Impacts at Home
Reverting to the question of why we should care about two random prisons sixty miles from Easton is necessary if we want to avoid such injustice in our hometown. While many are unaware, the Northampton County Prison is located merely four minutes away from Lafayette College and houses nearly 1000 inmates. At 145 years old, the prison is not only one of the oldest in the state, but the one of the costliest to manage at ~$107 per inmate per day (Shortell, 2016). It goes without saying that, even after living at Lafayette for four years and having explored the downtown area more times than I could even begin to remember, the fact that myself and the water justice group was unaware of the Northampton County Prison speaks for itself. Like all prisons, it is surrounded by a chain-link, barbed wire fence that might as well be compared to another world. Although no reports have come to surface, the Northampton County Prison is as much at risk as these other prisons discussed.
The prison, as does much of Easton, receives their water from the Easton Suburban Water Authority. The ESWA’s main source of water is the Delaware River, coupled with the Lehigh River as a major tributary. Although the Lehigh River was once considered an environmental waste dump from once being the private corridor of the Lehigh Coal Company, due to government and public activism, cleaning efforts have been very effective (Darragh, 2010). In fact, Wildlands Conservancy even nominated the Lehigh River for Pennsylvania’s 2016 river of the year. However, companies along the Lehigh River, such as the Northampton Generating Plant, still practice the dumping of waste and coal ash into the river. Similar to the John B, Rich Memorial Power Station, the Northampton Generating Plant is a co-generation plant fueled by anthracite waste coal. In fact, their offsite waste disposal of over 1,800 pounds per year trumps John B. Rich’s—however, they are similar in their historic violations of coal ash dumping into rivers (See Visual 6 and Visual 7). Thus, it is evident that in spite of the tremendous progress the Lehigh River has made in clean up efforts, dumping is still a very prevalent and serious problem. Likewise, the Delaware River currently ranks fifth in the nation for toxic dumping at 6.7 million pounds per year. In fact, according to Environment New Jersey, a non-profit environmental activist group, the majority of this pollution comes from “DuPont Chambers Works in Salem County, which is legally permitted to emit 5.3 million pounds of effluent into the watershed.” Second on the list was ConocoPhillips’ Bayway Refinery, who is reportedly allowed to dump 2.4 million pounds of toxic chemicals into a nearby creek (Augenstein, 2012). The problem is not the companies, who, although raise an ethical question of dumping in the tributaries of the Delaware River, are simply abiding by the provisions granted to them. Put simply in the words of Tracy Carluccio, the deputy director of the Delaware Riverkeeper Network, “the problem is that government agencies allow these discharges to continue by issuing permits to pollute, a perverse interpretation of the Clean Water Act” (Augenstein 2012).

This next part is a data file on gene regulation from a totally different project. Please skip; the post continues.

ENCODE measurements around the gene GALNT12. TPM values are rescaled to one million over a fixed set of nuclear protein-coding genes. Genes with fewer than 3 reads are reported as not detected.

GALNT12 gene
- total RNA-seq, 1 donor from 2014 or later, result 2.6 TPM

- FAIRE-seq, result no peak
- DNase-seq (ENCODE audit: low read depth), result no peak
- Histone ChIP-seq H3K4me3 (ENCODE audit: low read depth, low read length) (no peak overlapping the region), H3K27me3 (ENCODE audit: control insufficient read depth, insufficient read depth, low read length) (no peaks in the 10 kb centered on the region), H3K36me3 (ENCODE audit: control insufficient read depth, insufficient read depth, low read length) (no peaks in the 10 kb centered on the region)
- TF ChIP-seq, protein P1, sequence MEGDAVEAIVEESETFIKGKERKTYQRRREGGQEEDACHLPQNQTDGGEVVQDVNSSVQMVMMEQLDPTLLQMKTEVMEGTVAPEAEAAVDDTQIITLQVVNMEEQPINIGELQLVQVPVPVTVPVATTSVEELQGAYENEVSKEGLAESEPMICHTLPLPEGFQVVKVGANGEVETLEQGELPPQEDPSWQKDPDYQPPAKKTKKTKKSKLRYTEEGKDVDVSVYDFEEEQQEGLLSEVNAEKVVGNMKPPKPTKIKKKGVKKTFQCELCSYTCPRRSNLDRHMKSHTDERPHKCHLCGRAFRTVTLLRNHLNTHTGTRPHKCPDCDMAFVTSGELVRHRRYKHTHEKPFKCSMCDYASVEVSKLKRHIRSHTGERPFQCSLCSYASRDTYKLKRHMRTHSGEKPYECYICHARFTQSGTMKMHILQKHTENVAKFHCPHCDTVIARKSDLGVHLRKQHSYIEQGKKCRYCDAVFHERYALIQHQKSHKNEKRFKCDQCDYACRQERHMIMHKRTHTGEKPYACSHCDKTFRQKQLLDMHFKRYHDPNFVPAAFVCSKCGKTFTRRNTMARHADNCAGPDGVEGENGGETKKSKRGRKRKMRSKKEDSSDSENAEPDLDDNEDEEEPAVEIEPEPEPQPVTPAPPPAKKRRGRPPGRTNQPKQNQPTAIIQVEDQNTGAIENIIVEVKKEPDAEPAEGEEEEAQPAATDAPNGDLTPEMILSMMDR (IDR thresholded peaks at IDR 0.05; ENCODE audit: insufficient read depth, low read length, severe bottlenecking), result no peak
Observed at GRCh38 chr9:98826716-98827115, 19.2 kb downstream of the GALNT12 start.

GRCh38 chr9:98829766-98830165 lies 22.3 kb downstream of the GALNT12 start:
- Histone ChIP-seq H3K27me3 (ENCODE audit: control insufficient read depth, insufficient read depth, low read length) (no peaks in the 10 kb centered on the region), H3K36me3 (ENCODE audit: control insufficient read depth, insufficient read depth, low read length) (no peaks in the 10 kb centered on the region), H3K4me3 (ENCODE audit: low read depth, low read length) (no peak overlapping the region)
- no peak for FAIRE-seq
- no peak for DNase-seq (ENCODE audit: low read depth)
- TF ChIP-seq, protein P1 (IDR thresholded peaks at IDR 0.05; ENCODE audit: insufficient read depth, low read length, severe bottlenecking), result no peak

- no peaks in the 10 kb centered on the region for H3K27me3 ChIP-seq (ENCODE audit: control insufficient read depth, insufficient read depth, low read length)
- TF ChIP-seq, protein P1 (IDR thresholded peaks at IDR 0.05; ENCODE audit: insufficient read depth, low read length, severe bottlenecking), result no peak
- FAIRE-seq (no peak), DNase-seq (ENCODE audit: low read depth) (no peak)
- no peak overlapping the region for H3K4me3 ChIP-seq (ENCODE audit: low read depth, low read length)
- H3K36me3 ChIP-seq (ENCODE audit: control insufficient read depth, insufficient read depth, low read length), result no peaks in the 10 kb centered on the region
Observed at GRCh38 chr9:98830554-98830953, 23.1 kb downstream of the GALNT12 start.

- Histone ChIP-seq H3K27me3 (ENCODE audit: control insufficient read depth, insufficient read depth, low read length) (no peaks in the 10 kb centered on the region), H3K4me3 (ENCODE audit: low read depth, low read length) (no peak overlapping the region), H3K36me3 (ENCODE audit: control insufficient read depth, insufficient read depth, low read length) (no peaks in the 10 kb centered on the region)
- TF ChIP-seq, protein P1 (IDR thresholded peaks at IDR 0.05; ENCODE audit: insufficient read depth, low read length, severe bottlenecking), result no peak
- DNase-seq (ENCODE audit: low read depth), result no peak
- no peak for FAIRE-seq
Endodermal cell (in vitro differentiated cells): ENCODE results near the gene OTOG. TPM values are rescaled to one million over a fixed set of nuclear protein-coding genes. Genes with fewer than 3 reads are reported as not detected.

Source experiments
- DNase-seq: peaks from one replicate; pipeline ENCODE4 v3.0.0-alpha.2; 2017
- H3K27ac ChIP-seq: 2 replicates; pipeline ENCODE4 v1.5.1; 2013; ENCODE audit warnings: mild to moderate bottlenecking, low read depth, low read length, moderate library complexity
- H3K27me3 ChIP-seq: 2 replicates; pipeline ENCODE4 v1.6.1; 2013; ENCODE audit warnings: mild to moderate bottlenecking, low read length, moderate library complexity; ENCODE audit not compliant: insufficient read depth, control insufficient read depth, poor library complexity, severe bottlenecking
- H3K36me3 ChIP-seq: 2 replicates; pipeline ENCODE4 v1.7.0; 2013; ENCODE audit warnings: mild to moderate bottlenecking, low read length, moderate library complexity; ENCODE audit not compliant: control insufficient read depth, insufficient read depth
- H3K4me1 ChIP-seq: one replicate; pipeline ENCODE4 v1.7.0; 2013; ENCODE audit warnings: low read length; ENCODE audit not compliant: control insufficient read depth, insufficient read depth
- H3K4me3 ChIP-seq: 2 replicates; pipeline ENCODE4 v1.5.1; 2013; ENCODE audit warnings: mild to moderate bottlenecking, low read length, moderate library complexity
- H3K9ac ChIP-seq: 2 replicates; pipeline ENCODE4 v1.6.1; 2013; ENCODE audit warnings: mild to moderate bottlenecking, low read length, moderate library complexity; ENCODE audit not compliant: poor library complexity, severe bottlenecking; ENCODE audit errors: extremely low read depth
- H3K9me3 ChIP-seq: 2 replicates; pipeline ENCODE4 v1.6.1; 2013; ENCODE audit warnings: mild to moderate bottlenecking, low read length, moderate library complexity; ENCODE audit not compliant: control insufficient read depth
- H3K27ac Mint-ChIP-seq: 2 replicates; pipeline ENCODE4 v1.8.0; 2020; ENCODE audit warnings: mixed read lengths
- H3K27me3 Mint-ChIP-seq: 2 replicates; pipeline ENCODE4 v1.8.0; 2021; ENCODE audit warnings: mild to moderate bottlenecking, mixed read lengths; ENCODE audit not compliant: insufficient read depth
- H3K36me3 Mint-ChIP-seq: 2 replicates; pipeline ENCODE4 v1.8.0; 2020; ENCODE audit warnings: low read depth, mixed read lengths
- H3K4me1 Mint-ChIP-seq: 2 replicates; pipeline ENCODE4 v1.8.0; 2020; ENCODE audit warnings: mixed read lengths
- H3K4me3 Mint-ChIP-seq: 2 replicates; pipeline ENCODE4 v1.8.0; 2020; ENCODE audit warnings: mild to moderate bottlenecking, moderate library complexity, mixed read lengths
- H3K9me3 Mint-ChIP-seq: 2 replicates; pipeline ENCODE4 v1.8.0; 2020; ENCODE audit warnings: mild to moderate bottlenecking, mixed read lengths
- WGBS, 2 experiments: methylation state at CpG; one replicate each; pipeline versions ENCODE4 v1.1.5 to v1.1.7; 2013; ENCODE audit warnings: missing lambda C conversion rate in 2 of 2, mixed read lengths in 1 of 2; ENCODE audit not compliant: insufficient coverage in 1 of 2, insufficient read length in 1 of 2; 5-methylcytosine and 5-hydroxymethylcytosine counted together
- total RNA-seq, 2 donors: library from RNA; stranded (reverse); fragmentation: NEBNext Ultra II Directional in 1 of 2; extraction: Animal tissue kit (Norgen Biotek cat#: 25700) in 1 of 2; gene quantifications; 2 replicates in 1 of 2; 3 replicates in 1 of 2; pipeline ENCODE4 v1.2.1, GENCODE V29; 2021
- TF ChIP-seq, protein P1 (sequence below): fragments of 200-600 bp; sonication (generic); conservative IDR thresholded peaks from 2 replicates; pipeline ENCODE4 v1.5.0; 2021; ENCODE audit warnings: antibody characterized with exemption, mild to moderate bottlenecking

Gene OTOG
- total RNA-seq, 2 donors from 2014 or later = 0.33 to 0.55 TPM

While the prison has reported no issues to date, we argue that because of the old infrastructure, high cost per inmate, and persistent pollution in the Delaware River, an injustice such as those in SCI Frackville or Mahanoy may very feasibly arise at Northampton. The most interesting piece here is obviously the rising costs per inmate—as ensuring appropriate water and health standards for inmates in the event of water contamination would inarguably not take precedent if food/living costs are already some of the highest in the state. In addition, with the new Trump presidency, streams and river dumping will likely become more lenient for companies and initiatives, such as what we have seen with the approval of the PennEast Pipeline, will further pollute such waterways (Please visit the Energy Justice page for further details). As members of the LEJI, we must remain vigilant to ensure that if community water issues do arise, the inmates are treated just as every other citizen of Easton.